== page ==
fitting up the present council chamber for. a
municipal court. Another room on the next
floor could be used for another court room.
The telegraph company could easily be re
moved to the fourth floor. The cost of fitting
up the building • for .city offices without a
municipal court would approximate $15,000,
but in case the present council chamber be
used for a municipal court the cost would be
seme $900 less. .
Aid. Sly moved that the committee be in
structed "to proceed to fit up the building at
once and after some discussion the motion
THE BASSETT CREEK VIADUCT.
The contract for constructing the proposed
stone-arch viaduct was awarded to Jeremiah
Crimmins. The engineer explained that the
expense would be from $2,000 to $22,000
for the masonry.
The committee on streets, grades and ad
ditions reported back the matter of adopting
the Stinson Boulevard addition without rec
ommendation, the committee being unde
cided what action to take relative to a certain
provision in the instrument deeding to the
city the boulevard, a strip 200 feet wide and
a " mile long running through , the
center of tbe addition. Tbe provision speci
fied that $5,000 shall be expended by the city
upon the boulevard in five years, otherwise
tbe boulevard strip to revert back to the origi
nal owners. The subject provoked a pro
longed discussion, and tbe report was refer
red back to the committee.
NEW HOSE HOUSES.
The city engineer was instructed to adver
tise for proposals for the erection of an en
gine house on the East side.
A warrant was ordered drawn for $2,000
for the site for the Oak Lake hose house.
Aid. Com stock moved that the St. Paul,
Minneapolis & Manitoba Railway company
be requested to devise some means to drain
the covering over their tracks in front of the
union depot.andip case the company refuses
to instruct the engineer to bore holes through
The usual payment of one-third of prosti
tutes' fines was ordered to the Sisterhood of
Bethany, it being $502.50. V?,??-
RENAMING THE STREETS.
The committee's report on the ordinance
renaming streets was read and made a special
order for the next meeting.
The council adjourned until next Wednes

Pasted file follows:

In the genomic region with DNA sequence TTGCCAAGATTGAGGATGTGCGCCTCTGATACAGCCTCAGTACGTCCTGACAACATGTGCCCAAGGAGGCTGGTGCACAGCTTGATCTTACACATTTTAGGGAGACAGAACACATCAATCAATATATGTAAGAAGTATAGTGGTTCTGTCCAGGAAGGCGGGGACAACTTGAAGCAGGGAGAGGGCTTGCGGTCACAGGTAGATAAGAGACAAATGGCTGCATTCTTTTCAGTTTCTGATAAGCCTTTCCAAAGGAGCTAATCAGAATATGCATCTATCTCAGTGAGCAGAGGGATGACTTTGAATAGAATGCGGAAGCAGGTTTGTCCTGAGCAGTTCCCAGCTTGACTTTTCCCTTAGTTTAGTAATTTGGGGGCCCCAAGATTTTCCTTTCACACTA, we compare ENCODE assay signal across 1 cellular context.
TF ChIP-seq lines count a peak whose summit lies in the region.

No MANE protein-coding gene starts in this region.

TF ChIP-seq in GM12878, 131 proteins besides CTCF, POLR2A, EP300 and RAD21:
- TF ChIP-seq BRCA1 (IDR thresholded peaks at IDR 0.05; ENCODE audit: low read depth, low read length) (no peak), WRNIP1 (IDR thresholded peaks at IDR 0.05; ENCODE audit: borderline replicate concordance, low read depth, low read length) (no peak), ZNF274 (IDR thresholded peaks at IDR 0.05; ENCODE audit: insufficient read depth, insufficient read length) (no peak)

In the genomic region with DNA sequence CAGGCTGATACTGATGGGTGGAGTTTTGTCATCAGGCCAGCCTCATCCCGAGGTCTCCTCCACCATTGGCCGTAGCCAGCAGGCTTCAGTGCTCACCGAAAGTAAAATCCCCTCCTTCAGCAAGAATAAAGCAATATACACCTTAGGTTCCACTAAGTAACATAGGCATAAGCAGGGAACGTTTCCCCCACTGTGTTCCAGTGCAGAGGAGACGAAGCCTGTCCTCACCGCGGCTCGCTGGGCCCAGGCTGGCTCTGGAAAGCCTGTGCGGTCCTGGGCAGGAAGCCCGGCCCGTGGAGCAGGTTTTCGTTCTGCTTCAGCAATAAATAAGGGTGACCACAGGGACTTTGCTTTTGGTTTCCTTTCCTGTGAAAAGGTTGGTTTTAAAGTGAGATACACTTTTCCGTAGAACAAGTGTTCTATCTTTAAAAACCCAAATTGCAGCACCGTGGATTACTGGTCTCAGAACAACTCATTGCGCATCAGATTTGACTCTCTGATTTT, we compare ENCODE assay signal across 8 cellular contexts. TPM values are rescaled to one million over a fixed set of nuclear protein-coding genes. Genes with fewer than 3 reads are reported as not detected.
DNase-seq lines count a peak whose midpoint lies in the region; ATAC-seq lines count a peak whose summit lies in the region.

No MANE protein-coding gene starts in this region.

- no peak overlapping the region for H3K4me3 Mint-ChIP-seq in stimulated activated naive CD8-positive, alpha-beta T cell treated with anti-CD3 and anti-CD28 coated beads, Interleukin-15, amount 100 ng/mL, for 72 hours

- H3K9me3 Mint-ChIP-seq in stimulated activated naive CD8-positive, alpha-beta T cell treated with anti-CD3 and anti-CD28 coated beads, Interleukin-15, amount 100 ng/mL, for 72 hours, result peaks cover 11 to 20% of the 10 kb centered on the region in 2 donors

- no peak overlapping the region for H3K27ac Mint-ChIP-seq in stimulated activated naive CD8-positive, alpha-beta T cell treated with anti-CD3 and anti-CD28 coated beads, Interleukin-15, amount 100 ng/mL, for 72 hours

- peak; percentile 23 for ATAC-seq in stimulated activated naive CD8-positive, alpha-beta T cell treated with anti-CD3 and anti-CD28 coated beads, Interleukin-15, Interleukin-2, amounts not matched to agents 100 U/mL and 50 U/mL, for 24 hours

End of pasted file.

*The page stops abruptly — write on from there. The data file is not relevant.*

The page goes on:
The Crown Roller flouring mill was started
up again yesterday.
Charles Smith was given thirty days at the
county jail for vagrancy yesterday. '
Charles Shafer was found guilty of pur
loining a copy of the Pioneer Press, and his
line was $8.
The contractor yesterday resumed the
work of tearing down the old Academy of
One hundred and forty pensioners exe
cuted vouchers at the office of the clerk of
the district court yesterday.
C W. Smith, the county superintendent,
held an examination of schools in Richtield
township yesterday. .
An adjourned meeting of the city council
will be held next Wednesday evening for the
specified purpose of selecting judges of elec
There will be a special meeting of the
Wolfe Lone rifles this evening at Zouave
armory, business of importance to be tran
A set-to between Bob Russell and Frank
Sheplcy takes place Friday night at Donald
son's. Soft cloves to a finish; Marquis of
A commandery of Knights Templar will be
instituted in Litchfield on Monday. The
members of Darius commandery of this city
will perform the ceremony.
''Happy Al," the famous jack-knife whit
tlcr, was before his honor yesterday, charged
with disorderly conduct, but it being bis first
offense, sentence was suspended.
George Lehen, a younir man employed as
foreman In the south j ani of the Chicago,
Milwaukee & St. Paul road, had his face
badly cut while "staking cars" on Tuesday
At the meeting of the city council last
night Aid. Cotustock suggested that the city
engineer devise some means for getting rid
of the water on the platform covering the
tracks at the west end of the suspension
Minnie, the little daughter of Lieut. P. P.
West of the South side station, died yester
day and the funeral will occur from the resi
dence at the corner of Third street and
Nineteenth avenue south at 2 o'clock this
Swansoa, the man wbo bad his leg crushed
by an embankment caving in upon him in
tbe Eighth ward, died yesterday morning
and the remains were removed to the city
morgue atthe instance of tbe coroner, who
was busily engaged yesterday afternoon in
makicc investigation into tbe causes of tbe
MINNEAPOLIS PERSONALS. -
D. Williard of Aitkin is at tbe Nicollet.
C. C. Crane of Anoka was on 'change yes
E. C. Richmond of Grand Forks is in the
C. E. Randall of Duluth fa registered at tbe
L. E. Weitzel yesterday returned from
C. E. Partington of Washington, D. C, ia
at the Nicollet.
E. E. Adams of the Fergus Falls Telegram
was in the city, yesterday.
J. R. Jones and wife of Mankato were in
the city yesterday, stopping at the West.
J. B. 3icKinnie and George Marble re
turned together from New Orleans ytster-
District ■ Court.
iff, NEW CASES.
- ;H. F. Lilllbridee vs. A. Cantieny; to re
cover $115 for goods.
J. C. Oswald Co. vs. James Thompson; to
recover $138 on promissory note. .
. ,McNeely & Co. vs. Dleberick & Schneider;
to recover $141 for goods.
f, JUDGMENT ROLL.
.• Phllo L. Hatch vs. L? S. Buffington,
$274.48. • .. f
•'.Stamivitz & Scholer vs. Albert M." Alden;